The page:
Pain sufferer gets the point of acupuncture


So I recently became accidentally addicted. Totally unintentional and, like addictions do, this one got me at my most vulnerable moment.

Hi, I’m Sheila. I’m addicted to needles … it’s been a rocky path to reach this point.

Let’s take a walk.

You may remember this is the Year of the Yard at my house. After plant life rebelled at the Home Place last summer — some of it dying, some of it propagating like rabbits — things got ugly. We nipped and we ripped, leaving a tortured terrain for all to see. There was no turn to take but up.

As you already read, we laid out the big paver project. It took weeks to find enough time to bring it all home, but in the end it looks gorgeous. Visiting ladies do that thing where they cover their mouth with a hand and stare at the interlocking blocks. And sigh.

That wasn’t enough. Our neighbor’s son, a big-city-important-clients landscape genius, wandered over on his last visit home. “John,” I said in my sad voice, “I don’t know what to do with this ugly side yard. I want a front patio and I want a pathway and this acre of vinca has got to go.”

This is known as “getting John’s brilliance for free” and I do not apologize for it.

John, like he does, had about a dozen ideas in as many minutes. Laying slate, he summarized, would solve everything.

Indeed it has. After days of ground prep and buying two tons of slate — heavy enough to blow out a trailer tire — from homeowners ecstatic to see it go down the road, we spent the entire spring lifting, loading, unloading, stacking, lifting, placing, lifting, reconsidering, lifting, plonking slate down ONE LAST TIME. Huge, four-person chunks of sharp-edged stone fitted like a prehistoric puzzle. And that was before we threw sand under it all.

For our efforts, we have a charcoal-and-coppery front patio boasting a view of the Blue Mountains and a wide pathway leading to the back yard.

In addition to an exhausted husband, I earned myself an awful pain in the neck. Slightly lower, actually, like an ax had embedded itself between my shoulder blades. I bit my lip, took drugs and hot showers. I rolled my shoulders and plugged in a heating pad. Driving to work meant 15 minutes of a spine on fire. Sitting and typing was a new brand of horrible.

Nothing helped, yet I indulged in magical thinking — if I ignored it long enough, I could outlast the pain.

Then it was a Friday and the specter of another weekend of agony drove me to search out a masseuse I could get to in five minutes. Not that I expected a cure … apparently I am the lone soul in the universe who barely responds to pressure and kneading.

A friend recommended a nearby office and I made the call. The massage therapist, I learned, wasn’t working this day. Elena, who answered the clinic phone, must have heard the despair in my voice at the news.

Turned out Elena, a nurse practitioner for 20 years, is an acupuncturist, and she began asking questions about my symptoms. Using just the soothing tone I needed, she explained acupuncture could help dislodge the ax.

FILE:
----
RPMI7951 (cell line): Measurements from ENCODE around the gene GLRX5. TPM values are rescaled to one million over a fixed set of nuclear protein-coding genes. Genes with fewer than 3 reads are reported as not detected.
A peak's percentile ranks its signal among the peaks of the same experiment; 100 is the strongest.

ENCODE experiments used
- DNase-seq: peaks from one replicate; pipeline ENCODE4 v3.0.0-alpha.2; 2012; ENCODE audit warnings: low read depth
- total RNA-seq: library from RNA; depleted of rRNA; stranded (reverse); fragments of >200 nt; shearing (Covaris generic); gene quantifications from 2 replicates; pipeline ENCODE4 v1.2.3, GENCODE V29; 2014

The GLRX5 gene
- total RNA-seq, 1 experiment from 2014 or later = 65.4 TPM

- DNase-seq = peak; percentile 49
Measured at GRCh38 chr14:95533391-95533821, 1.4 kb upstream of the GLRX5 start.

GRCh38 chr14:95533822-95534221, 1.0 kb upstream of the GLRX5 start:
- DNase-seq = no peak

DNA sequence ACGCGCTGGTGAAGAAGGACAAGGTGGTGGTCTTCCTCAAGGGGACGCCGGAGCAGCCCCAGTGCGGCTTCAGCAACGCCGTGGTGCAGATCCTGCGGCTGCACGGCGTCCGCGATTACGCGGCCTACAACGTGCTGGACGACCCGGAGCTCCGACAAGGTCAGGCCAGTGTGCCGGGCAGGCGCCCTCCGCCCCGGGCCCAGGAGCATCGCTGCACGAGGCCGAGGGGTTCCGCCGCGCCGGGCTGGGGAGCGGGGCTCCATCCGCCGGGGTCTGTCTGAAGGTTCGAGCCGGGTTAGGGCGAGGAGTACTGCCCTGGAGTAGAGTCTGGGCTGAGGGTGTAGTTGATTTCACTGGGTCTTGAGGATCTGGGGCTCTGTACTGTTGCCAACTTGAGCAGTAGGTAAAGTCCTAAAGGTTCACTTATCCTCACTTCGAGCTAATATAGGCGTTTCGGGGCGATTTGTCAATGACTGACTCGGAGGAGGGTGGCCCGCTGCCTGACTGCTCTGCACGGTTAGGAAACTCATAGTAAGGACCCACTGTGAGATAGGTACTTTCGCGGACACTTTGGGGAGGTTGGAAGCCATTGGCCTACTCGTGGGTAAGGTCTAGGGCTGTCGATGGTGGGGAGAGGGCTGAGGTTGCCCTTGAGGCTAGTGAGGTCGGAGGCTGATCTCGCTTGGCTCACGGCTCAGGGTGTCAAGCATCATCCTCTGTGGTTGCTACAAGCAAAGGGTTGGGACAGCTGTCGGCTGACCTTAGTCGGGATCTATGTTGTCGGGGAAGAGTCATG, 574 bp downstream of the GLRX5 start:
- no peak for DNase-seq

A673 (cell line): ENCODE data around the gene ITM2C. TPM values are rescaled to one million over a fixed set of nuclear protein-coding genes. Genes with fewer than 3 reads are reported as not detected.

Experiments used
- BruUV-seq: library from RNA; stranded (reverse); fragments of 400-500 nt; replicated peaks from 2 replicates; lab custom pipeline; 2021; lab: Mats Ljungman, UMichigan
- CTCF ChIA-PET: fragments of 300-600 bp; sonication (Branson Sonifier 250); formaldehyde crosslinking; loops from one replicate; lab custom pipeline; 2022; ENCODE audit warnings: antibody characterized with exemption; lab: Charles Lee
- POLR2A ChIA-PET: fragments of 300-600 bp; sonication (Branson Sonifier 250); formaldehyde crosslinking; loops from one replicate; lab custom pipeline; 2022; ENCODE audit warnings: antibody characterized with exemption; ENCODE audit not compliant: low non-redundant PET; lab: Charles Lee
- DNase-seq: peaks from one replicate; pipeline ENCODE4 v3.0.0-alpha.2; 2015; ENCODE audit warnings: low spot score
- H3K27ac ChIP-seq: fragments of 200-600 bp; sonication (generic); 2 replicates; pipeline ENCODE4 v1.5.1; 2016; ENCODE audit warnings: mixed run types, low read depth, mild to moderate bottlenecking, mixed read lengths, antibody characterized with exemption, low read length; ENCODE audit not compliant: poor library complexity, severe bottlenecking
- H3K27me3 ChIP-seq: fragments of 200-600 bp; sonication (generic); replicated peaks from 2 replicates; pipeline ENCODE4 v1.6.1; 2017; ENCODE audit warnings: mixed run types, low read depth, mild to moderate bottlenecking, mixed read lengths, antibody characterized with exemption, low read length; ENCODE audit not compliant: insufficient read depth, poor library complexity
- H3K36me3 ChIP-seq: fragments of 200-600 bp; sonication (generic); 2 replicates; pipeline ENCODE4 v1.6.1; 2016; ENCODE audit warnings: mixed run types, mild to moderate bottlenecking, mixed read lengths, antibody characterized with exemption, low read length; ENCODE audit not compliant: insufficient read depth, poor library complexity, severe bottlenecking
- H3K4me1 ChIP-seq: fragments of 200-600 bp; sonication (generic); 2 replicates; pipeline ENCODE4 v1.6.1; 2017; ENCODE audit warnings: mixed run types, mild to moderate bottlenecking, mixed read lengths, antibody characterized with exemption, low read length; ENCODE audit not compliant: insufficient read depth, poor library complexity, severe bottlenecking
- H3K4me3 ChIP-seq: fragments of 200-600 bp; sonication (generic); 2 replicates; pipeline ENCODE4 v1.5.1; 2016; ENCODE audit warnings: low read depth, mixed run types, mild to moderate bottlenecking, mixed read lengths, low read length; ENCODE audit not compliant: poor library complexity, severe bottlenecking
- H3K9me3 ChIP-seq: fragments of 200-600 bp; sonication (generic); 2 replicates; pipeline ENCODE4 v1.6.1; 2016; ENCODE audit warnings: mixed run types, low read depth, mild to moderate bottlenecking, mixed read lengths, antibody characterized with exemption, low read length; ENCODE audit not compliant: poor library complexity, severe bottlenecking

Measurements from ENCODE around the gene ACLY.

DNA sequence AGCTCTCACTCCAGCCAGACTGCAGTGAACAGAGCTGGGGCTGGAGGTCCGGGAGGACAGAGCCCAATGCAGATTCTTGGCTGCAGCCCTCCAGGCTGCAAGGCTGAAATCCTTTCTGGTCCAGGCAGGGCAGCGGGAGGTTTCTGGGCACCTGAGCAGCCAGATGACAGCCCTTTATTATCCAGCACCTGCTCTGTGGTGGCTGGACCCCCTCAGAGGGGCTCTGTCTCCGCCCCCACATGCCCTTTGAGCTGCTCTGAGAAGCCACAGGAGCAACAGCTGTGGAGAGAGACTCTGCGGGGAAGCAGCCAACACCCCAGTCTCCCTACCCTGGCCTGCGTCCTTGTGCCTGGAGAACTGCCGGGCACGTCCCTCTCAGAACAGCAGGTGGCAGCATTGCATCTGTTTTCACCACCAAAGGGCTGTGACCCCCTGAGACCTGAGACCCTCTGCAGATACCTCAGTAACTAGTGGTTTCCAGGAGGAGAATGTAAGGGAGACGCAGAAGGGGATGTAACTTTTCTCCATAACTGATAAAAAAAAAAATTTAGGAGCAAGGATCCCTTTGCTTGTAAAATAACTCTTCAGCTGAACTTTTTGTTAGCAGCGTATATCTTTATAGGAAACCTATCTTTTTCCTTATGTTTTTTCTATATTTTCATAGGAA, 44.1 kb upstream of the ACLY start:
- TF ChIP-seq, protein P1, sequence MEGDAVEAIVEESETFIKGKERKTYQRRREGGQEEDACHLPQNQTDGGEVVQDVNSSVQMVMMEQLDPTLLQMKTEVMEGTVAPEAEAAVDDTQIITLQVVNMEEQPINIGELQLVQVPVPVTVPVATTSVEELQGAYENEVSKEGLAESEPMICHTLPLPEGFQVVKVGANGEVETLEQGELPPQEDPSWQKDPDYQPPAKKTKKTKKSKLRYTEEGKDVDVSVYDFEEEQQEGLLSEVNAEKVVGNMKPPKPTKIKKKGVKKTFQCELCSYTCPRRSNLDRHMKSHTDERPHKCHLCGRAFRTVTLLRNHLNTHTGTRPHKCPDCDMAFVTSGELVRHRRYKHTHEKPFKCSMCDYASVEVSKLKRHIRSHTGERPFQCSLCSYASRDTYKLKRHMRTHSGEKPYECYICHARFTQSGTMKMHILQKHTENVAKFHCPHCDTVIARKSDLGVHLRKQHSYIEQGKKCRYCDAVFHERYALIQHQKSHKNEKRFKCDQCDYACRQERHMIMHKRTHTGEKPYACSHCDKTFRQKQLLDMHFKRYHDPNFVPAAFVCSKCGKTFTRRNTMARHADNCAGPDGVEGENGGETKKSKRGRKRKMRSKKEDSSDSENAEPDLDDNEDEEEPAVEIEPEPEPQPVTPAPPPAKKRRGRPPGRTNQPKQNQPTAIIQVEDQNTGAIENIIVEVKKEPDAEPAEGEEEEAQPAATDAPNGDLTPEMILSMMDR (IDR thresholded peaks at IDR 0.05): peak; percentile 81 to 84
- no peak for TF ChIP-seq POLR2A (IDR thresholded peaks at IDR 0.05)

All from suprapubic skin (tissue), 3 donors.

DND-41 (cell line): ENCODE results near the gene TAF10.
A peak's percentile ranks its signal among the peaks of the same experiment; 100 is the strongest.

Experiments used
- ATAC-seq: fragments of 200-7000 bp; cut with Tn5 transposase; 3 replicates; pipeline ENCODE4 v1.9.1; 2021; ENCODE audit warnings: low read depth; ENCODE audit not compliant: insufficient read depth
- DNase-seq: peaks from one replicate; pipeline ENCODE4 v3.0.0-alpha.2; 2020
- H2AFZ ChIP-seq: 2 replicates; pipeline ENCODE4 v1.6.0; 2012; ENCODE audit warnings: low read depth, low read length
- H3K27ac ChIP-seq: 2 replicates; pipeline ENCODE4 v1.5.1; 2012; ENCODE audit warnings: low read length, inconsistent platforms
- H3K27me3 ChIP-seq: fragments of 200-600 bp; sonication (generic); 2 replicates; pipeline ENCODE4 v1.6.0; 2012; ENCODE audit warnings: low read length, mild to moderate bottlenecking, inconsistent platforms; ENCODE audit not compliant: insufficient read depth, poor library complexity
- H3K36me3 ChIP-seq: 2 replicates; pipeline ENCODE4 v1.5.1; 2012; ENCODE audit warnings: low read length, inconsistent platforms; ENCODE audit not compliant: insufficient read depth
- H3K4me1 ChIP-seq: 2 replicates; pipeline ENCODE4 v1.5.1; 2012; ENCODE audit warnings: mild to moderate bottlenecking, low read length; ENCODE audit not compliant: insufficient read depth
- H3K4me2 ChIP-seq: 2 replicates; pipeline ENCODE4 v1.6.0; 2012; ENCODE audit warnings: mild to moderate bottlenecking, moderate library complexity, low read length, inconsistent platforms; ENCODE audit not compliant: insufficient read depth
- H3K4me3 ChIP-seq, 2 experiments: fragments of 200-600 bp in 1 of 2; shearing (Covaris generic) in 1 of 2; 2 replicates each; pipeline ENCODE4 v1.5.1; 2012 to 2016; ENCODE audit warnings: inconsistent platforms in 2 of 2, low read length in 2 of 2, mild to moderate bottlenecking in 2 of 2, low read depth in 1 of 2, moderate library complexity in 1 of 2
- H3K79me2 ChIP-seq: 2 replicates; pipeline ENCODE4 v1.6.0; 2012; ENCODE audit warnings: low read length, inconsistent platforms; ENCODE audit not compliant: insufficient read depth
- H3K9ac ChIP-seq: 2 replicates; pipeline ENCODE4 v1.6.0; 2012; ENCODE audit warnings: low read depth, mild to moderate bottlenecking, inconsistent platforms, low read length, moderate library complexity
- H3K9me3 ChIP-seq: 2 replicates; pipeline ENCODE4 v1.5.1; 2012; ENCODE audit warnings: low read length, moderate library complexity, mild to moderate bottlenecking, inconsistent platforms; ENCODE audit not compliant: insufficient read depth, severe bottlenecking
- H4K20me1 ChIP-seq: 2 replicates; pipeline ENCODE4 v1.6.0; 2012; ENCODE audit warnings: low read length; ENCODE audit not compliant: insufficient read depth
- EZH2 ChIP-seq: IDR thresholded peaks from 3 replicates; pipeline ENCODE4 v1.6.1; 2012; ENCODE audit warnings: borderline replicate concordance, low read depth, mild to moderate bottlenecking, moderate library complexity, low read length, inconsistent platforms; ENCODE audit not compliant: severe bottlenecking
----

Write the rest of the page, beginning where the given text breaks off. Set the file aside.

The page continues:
Folks, I have never considered trying acupuncture in my life. Furthermore I have never agreed to a medical procedure without a lot of research, whining and waffling.

This time I went in a hot minute, dragging my suitcase of pain with me.

Oh, my, you should have seen me when I left that appointment. I have no idea how long it lasted or how many needles were used — no, to answer your question, those didn’t hurt or cause even a second of discomfort — but I time-traveled for months while I soared over villages and mountains somewhere far from my aching spine. When I walked out of the room, I wore a goofy smile and asked, “Is it still 2014?”

That’s right. I was legally high. Giddy. In la-la land, and out of pain for the first time in days. Take that, slate!

Elena cautioned me that acupuncture, like many therapies, is a cumulative process. “The pain is likely to come back and it may even shift, showing up in another spot.”

It did, and I went a second time. That eased things enough so I could begin exercising again. And since Elena also needled my worn-out knees, I could walk with Camo Man in the evening.

I’ve been for a third visit and I can’t wait to get there again. Each time I’ve left pain-free, and each time the pain returned, but greatly diminished. I no longer stumble to the Ibuprofen bottle before pouring coffee. My heating pad sits lonely in a desk drawer.

My energy level has increased, making Camo Man very … happy. Heh.

While this key in traditional Chinese medicine is thousands of years old, no one can explain the science of acupuncture, Elena said. “We have all these hypothesis, but we actually don’t know how it works.”

According to the National Institutes of Health, the term “acupuncture” covers a family of procedures, but lay people are mostly thinking of the thin needles that penetrate the skin and are manipulated by hand or with electricity for a wide variety of conditions including pain relief. Including knocking out that big knot of nasty in my back.

Few complications are attributed to the procedure, but it’s vital to use a qualified practitioner for all kinds of reasons, like his or her sanitation practices and training.

In my post-procedure research I see phrases such as “restoring balance to the body” and “connective tissue” and “unblocking the energy flow.” Elena is validated — no one knows why those needles work.

But for me, they do. Remember, I’m not a doctor, so this is just me. Flying high.

Sheila Hagar can be reached at 509-526-8322 or


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